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Staying cool by a pool in Baghdad

As the blast furnace of summer brought 115-plus-degree days, vast areas of Baghdad still have as little as one hour of electricity a day, leaving the capital's 6 million residents to sweat and stew.
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Sitting poolside under a gauzy green canopy in short pants and a T-shirt, munching fresh fruit and bite-size sweets, carpet salesman Amir Rahim tries to keep Iraq's war at bay.

He pays no more attention to the helicopters that roar overhead than he would to a passing truck, except that the street in front of his house is blocked off by concrete barriers. The rat-a-tat of AK-47s is so frequent that it's possible not to hear it anymore. And the new rooftop pool has eased his family's cabin fever, offering a refreshing substitute for visits they no longer make to parks, clubs, markets and friends' homes.

But one byproduct of the four-year war is so pervasive that it is impossible to ignore. As the blast furnace of summer brought 115-plus-degree days, vast areas of Baghdad -- including Rahim's neighborhood -- still have as little as one hour of electricity a day, leaving the capital's 6 million residents to sweat and stew.

"We're getting about one hour every four days, and we don't have cold water or the refrigerator, so we're buying ice from the market," said Rahim, 32, who lives in the Karada neighborhood. In the market where his wall-to-wall carpet shop is located, "every five minutes there is a quarrel or fight because of the heat," he said. "Just yesterday, people were fighting each other, boxing and kicking each other, over a piece of apricot."

The military might focus on a new security plan, Iraqi and U.S. politicians might fuss over political reforms and timelines and reconciliation, but in the streets and homes of Baghdad, the demands are more elemental -- to flick a switch and get some light, to turn a faucet and get some water. The lack of such necessities breeds discontent, and lofty talk of more elections and constitutional reforms seems like a twisted joke from a government that cannot walk, let alone run.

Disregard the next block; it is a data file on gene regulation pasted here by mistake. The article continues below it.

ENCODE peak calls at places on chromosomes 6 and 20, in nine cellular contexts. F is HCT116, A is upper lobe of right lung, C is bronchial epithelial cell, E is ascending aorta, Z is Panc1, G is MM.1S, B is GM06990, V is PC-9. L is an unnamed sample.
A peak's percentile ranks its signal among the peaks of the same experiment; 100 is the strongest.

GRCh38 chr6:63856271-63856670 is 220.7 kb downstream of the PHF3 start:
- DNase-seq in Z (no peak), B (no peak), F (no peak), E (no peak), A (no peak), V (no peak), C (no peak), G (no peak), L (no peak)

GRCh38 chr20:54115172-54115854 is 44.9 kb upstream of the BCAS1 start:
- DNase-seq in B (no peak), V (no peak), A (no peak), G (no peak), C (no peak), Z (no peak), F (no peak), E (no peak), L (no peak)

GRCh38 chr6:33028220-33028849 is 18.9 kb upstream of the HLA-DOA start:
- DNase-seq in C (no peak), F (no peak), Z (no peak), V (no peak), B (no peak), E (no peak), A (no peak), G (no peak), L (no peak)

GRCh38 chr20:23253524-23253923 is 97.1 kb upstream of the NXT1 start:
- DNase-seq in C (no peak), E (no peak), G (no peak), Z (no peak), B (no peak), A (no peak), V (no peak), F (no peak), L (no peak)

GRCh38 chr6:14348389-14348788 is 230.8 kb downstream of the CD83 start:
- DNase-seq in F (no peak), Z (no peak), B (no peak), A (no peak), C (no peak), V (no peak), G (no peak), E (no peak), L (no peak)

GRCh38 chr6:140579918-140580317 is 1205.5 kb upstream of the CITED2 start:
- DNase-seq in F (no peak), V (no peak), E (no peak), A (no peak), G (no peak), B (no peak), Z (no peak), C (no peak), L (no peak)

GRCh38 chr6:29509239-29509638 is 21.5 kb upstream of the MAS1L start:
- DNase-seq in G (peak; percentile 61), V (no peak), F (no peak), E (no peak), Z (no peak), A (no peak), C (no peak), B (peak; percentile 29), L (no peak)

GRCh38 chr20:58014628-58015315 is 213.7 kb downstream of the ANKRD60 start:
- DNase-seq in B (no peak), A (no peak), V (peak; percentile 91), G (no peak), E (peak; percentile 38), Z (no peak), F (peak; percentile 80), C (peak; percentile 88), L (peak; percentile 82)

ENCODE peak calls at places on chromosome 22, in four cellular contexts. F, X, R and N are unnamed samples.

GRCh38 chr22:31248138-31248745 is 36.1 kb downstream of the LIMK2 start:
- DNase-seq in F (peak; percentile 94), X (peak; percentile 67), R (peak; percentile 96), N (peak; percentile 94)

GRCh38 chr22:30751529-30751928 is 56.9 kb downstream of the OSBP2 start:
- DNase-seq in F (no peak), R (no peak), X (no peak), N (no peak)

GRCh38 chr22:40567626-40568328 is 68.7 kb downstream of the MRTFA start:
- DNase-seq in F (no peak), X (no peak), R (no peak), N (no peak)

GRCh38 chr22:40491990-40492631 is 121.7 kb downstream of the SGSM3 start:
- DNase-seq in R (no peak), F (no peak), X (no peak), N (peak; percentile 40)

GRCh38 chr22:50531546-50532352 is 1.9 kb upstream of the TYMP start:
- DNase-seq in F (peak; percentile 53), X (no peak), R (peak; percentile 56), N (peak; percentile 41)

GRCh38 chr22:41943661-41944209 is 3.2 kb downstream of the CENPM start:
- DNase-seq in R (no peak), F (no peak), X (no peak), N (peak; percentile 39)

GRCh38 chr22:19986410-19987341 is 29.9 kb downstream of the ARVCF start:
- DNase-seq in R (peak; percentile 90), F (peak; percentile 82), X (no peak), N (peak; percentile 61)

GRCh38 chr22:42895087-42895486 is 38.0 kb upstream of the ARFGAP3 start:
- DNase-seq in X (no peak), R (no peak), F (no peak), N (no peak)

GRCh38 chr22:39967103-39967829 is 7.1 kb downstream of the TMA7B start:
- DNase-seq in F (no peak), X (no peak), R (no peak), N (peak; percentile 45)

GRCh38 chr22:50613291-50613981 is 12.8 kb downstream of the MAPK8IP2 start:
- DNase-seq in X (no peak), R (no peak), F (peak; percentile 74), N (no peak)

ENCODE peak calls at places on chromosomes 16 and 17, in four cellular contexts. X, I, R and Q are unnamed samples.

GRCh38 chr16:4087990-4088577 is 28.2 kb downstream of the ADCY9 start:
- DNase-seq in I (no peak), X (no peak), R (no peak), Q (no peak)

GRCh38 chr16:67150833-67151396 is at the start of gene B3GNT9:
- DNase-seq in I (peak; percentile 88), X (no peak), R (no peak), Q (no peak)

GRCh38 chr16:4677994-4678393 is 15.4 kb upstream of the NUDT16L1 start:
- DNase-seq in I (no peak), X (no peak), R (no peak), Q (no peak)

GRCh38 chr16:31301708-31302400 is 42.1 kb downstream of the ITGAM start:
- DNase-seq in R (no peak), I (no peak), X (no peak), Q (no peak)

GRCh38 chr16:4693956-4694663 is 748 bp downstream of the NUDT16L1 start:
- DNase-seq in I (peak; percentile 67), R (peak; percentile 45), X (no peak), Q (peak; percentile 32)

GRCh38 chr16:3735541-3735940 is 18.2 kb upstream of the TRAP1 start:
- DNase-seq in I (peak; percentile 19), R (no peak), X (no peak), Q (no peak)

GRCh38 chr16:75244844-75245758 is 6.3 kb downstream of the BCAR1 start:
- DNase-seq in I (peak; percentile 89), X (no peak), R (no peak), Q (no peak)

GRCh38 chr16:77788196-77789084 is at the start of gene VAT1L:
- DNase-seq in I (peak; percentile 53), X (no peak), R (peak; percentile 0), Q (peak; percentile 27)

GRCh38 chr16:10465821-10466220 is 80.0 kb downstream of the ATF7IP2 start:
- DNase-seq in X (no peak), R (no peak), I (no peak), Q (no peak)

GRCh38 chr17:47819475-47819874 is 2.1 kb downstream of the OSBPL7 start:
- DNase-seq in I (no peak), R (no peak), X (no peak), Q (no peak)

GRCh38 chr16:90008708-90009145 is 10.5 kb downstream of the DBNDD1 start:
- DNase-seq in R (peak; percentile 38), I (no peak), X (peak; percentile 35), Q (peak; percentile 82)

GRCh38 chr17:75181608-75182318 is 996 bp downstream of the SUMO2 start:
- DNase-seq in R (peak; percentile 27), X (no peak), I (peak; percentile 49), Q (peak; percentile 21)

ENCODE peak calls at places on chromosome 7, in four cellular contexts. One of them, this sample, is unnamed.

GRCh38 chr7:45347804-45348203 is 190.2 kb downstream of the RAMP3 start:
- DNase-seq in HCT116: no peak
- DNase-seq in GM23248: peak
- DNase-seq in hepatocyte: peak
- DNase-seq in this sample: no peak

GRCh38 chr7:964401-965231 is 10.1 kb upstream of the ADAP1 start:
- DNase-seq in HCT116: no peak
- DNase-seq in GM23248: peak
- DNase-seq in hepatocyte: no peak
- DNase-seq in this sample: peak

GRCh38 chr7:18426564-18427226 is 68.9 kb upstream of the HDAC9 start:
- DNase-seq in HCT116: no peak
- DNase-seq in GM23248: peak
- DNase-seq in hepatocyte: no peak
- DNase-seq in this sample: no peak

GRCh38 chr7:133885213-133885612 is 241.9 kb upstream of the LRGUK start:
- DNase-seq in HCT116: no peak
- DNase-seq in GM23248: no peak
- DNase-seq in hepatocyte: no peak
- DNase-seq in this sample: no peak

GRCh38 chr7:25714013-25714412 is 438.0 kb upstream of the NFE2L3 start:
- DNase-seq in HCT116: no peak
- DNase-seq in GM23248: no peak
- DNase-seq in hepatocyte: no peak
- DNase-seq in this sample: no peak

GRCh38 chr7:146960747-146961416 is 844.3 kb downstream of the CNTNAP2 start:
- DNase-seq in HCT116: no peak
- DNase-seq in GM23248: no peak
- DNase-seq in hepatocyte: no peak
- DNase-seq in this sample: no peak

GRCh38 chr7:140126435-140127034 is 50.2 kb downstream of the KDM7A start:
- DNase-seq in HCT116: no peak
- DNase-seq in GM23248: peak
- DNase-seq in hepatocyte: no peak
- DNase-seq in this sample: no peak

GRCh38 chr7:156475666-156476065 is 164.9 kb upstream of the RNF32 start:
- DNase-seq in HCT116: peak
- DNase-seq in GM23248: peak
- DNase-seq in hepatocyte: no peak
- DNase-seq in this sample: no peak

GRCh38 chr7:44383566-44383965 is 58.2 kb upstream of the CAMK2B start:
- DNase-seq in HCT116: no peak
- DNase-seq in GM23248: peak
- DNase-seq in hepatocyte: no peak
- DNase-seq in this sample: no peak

"You talk about sharing oil revenues and constitutional reforms -- why should we care if we don't benefit from it?" asked Zainab S. Shakir, an Iraqi official at the U.S. Institute of Peace in Baghdad. The provision of basic services, she said, is directly related to improving Iraq's security.

"If we want electricity, we need a generator, and we need fuel and we need money. And if you can't get a job, then the insurgents come and pay our kids to work for them."

Tangled webs of wire
Private generators straining to keep up with demand roar on every block, and utility poles drip with chaotic, tangled webs of colorful wires; some run to community generators, others are jury-rigged to steal electricity from adjacent neighborhoods' grids.

Rahim's brood -- one of three small families living in his father's house -- uses both schemes. Since the war began, he has gone through 15 generators at about $450 apiece. During the summer, he spends his entire salary -- about $950 a month -- to repair and run the generators and keep his family's home powered for 14 hours a day -- and that's without air conditioning. The remaining 10 hours they have no electricity.

With monthly incomes in Iraq averaging about $200, most people here have far less power.

Not everyone has a pool, of course. In fact, almost no one does, particularly on the roof. But the heat is unbearable, so amid the daily car bombs, suicide attacks and mortar strikes -- and the uncertainty that accompanies every commute to work or visit to the market -- Rahim made a pact to do everything he could to create a decent life for his wife, Abeer, and their two children.

Because of family obligations -- minding the carpet business, supporting his extended family of 11 -- escape from Iraq was impossible.

"I'm not able to go into the street -- the people in the street are not the same people we know anymore -- and there are no clubs, no pools, no parks, no gyms, so we just convinced ourselves that we'll have to adapt to the whole thing," his wife said.

Up went the green tarp ($400), and in went the 3-foot-deep, 15-foot-across, circular, aboveground pool ($300). Rahim and his wife sometimes sneak up at night for a private dip after the kids go to sleep. Even now, they occasionally sleep on the roof for relief from the heat, despite the helicopters and danger from shrapnel.